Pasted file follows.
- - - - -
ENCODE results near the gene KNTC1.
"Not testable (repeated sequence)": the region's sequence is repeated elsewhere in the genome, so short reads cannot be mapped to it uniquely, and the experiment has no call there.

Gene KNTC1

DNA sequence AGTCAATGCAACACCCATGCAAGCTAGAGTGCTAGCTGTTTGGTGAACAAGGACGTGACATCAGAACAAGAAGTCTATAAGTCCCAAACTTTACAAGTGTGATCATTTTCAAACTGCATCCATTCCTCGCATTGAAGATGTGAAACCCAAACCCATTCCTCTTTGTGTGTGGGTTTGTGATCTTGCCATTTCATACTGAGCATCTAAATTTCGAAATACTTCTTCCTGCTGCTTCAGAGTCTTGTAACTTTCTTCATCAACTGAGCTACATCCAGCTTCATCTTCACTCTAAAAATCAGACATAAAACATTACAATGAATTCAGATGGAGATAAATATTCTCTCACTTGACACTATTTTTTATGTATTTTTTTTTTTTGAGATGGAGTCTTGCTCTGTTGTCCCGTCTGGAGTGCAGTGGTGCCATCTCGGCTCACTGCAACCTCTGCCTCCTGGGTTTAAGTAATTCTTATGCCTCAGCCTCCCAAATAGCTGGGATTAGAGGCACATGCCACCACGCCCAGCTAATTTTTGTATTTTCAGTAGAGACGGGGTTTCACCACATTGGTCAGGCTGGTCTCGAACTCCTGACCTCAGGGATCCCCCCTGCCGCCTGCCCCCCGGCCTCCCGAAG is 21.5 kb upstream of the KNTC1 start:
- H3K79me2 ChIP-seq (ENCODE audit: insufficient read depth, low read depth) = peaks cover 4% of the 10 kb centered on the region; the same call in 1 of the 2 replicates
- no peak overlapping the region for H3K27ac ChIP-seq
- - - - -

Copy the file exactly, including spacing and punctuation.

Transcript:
ENCODE results near the gene KNTC1.
"Not testable (repeated sequence)": the region's sequence is repeated elsewhere in the genome, so short reads cannot be mapped to it uniquely, and the experiment has no call there.

Gene KNTC1

DNA sequence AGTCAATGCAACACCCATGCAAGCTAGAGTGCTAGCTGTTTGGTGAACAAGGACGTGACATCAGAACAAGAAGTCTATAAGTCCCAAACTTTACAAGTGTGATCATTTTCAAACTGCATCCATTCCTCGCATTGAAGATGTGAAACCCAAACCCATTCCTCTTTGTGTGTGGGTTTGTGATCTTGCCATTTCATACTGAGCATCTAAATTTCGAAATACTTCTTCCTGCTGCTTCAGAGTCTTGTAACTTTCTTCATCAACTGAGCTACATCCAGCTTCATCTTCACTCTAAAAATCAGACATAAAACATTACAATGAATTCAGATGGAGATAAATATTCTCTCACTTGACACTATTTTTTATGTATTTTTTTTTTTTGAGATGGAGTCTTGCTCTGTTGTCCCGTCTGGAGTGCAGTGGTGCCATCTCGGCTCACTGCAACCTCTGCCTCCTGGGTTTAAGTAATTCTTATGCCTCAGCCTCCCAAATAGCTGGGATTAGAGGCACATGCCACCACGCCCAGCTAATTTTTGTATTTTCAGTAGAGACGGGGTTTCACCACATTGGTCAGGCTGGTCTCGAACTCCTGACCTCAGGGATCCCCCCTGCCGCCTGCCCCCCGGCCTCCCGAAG is 21.5 kb upstream of the KNTC1 start:
- H3K79me2 ChIP-seq (ENCODE audit: insufficient read depth, low read depth) = peaks cover 4% of the 10 kb centered on the region; the same call in 1 of the 2 replicates
- no peak overlapping the region for H3K27ac ChIP-seq